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Amano Vs. Elbaradei on Iran

Amano Vs. Elbaradei on Iran
Further to the point I made in yesterday’s post regarding the changed tone in the most recent Iran safeguards report, Reuters has run a piece today which expands a bit on the Amano versus ElBaradei contrast regarding Iran.

Describing the differences in style between the two IAEA DGs, Fredrik Dahl and Sylvia Westall write that the new Iran safeguards document “suggests differences in style between Amano, 64, and his predecessor Mohamed ElBaradei, who was regarded with deep suspicion by Washington and Tel Aviv.” A Vienna-based analyst quoted in the story attributed Elbaradei’s caution on Iran to the fact that the IAEA was ‘burned” on Iraq previously. “Because of his Iraq experience ElBaradei was very, very worried that the IAEA reports would be used to justify military action,” and that Elbaradei had sought to help Iran “dig itself out of a hole…Amano hasn’t had that experience and therefore his priority is not to find every possible way to get Iran to cooperate”.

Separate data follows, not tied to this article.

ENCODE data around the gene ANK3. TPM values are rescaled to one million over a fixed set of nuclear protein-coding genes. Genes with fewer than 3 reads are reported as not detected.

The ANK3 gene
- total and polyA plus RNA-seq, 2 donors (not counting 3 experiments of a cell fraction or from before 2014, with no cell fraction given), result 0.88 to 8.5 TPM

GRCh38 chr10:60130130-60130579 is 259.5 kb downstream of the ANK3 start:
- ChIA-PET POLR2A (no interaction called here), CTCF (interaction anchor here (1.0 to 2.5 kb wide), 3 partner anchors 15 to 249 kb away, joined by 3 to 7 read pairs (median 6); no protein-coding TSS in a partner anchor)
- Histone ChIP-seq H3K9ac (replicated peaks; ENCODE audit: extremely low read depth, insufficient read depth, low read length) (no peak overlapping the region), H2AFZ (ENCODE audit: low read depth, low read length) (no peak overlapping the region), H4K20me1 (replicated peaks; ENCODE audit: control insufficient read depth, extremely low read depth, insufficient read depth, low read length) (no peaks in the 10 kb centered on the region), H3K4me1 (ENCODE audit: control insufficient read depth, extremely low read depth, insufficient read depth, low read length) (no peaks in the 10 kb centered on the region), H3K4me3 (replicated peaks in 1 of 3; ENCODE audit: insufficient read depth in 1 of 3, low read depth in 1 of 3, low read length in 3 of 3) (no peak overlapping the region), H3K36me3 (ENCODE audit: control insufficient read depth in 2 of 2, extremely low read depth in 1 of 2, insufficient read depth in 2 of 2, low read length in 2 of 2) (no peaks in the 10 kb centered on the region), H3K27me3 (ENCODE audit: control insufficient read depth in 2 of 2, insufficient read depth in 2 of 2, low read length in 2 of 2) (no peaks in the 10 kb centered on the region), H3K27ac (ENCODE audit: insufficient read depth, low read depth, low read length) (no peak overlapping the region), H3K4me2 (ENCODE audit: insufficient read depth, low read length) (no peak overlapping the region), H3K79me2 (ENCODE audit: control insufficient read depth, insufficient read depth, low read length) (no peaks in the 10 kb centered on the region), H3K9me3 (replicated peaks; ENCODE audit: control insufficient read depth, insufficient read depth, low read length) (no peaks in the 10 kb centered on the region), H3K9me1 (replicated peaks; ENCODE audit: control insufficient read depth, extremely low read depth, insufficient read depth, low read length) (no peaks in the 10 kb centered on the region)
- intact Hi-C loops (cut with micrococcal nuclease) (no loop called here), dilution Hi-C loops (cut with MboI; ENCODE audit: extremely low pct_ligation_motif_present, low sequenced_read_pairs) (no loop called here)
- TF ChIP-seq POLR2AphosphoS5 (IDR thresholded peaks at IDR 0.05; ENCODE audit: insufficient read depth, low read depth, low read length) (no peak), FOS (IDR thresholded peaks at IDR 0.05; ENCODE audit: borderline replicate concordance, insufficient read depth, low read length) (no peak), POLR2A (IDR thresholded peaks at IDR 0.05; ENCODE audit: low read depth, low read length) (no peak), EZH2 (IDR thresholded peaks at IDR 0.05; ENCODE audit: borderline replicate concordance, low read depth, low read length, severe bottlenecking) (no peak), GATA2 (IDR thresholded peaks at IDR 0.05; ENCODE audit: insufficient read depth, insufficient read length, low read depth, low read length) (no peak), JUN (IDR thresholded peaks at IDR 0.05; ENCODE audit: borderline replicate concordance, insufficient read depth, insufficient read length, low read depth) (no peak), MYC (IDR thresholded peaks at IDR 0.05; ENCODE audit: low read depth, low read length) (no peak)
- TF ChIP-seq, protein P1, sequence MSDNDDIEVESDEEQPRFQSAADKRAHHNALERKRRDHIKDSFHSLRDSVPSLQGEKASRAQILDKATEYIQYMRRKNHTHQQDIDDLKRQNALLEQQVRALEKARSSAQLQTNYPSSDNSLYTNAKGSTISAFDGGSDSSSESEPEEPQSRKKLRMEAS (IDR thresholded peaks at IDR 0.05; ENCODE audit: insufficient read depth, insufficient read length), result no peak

When narrowly elected for his term as DG, Amano’s reserved technocrat demeanor did not bode well for bold, audacious moves. However, the Iran report has clearly reversed those perceptions. Writes dahl and Westall, “[Amano] quickly put his stamp on the agency’s closely watched quarterly report on Iran’s nuclear programme, moving away from ElBaradei’s relative ambivalence and declaring he feared that Iran was working toward developing a nuclear missile.”

 

Author

Jodi Lieberman

Jodi Lieberman is a veteran of the arms control, nonproliferation, nuclear terrorism and nuclear safety trenches, having worked at the Departments of State, Energy and Nuclear Regulatory Commission. She has also served in an advisory capacity and as professional staff for several members of Congress in both the House and Senate as well as the Senate Homeland Security Committee. Jodi currently spends her time advocating for science issues and funding as the Senior Government Affairs Specialist at the American Physical Society. The views expressed in her posts are her views based on her professional experience but in way should be construed to represent those of her employer.

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